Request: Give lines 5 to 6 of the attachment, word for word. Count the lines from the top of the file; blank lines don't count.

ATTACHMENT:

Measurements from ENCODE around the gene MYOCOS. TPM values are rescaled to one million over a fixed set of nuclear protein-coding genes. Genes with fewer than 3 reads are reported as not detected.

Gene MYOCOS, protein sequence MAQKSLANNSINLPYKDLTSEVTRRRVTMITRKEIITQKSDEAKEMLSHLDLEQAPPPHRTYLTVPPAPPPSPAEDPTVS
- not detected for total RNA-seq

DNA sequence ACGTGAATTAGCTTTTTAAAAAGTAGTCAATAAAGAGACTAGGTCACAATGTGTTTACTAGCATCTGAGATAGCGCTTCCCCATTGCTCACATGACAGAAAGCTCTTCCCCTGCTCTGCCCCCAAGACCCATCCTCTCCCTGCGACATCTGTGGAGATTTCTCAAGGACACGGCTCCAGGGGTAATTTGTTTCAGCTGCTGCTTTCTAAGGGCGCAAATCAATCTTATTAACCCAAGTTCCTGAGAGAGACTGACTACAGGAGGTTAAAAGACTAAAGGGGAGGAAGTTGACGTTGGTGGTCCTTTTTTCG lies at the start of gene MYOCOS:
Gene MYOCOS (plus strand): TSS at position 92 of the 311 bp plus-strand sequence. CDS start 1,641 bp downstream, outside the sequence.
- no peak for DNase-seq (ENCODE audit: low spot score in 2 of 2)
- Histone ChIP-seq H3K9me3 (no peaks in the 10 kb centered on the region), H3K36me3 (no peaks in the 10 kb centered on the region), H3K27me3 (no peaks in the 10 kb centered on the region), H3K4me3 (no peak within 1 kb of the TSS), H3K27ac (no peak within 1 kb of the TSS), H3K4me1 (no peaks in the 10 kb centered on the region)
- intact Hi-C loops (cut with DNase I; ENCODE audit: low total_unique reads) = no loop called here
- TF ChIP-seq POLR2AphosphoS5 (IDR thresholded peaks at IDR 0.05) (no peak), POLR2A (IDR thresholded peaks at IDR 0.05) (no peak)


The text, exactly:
Gene MYOCOS (plus strand): TSS at position 92 of the 311 bp plus-strand sequence. CDS start 1,641 bp downstream, outside the sequence.
- no peak for DNase-seq (ENCODE audit: low spot score in 2 of 2)